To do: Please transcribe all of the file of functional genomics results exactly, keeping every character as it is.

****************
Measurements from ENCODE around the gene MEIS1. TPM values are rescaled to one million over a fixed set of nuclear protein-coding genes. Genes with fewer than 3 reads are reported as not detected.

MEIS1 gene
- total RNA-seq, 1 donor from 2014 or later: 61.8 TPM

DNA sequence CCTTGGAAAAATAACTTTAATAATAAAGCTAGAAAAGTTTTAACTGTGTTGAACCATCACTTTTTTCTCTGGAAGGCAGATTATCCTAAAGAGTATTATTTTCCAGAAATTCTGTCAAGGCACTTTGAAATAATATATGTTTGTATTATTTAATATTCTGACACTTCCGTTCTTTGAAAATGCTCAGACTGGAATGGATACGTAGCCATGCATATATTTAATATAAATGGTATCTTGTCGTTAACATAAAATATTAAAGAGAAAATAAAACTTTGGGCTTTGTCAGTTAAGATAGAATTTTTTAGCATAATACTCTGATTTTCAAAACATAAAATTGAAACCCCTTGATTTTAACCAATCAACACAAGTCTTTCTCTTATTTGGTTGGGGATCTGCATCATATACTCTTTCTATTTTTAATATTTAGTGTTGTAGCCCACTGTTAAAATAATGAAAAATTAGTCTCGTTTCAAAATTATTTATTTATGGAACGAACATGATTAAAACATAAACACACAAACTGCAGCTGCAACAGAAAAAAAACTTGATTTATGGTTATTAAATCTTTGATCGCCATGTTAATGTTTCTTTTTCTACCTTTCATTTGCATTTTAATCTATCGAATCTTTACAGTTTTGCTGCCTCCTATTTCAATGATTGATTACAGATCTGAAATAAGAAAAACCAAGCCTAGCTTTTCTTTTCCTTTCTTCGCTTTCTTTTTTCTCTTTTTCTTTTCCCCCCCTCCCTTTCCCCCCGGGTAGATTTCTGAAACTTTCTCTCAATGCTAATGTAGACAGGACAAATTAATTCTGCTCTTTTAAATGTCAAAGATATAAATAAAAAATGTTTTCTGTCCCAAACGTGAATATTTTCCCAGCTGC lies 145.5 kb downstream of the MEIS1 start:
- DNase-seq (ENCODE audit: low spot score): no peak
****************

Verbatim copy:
Measurements from ENCODE around the gene MEIS1. TPM values are rescaled to one million over a fixed set of nuclear protein-coding genes. Genes with fewer than 3 reads are reported as not detected.

MEIS1 gene
- total RNA-seq, 1 donor from 2014 or later: 61.8 TPM

DNA sequence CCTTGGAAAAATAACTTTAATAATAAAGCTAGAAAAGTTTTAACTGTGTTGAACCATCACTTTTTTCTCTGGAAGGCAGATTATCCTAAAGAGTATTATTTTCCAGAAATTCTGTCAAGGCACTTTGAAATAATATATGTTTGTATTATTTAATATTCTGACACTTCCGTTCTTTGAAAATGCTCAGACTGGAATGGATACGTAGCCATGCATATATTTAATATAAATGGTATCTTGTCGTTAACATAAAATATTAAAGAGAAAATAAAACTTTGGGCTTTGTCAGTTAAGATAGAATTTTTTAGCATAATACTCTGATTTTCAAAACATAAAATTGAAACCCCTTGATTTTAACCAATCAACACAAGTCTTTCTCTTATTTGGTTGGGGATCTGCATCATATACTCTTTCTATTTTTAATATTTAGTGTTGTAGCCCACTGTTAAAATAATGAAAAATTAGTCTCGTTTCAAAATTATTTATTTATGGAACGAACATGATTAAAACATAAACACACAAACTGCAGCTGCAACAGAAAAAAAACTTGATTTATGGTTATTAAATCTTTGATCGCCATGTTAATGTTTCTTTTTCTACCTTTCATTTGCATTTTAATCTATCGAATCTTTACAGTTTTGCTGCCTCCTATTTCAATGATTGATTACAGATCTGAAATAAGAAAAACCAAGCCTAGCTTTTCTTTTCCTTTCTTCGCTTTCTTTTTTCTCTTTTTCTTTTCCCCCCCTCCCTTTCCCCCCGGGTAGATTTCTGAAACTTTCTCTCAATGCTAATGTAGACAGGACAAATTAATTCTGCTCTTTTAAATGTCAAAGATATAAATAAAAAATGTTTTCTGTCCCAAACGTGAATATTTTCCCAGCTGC lies 145.5 kb downstream of the MEIS1 start:
- DNase-seq (ENCODE audit: low spot score): no peak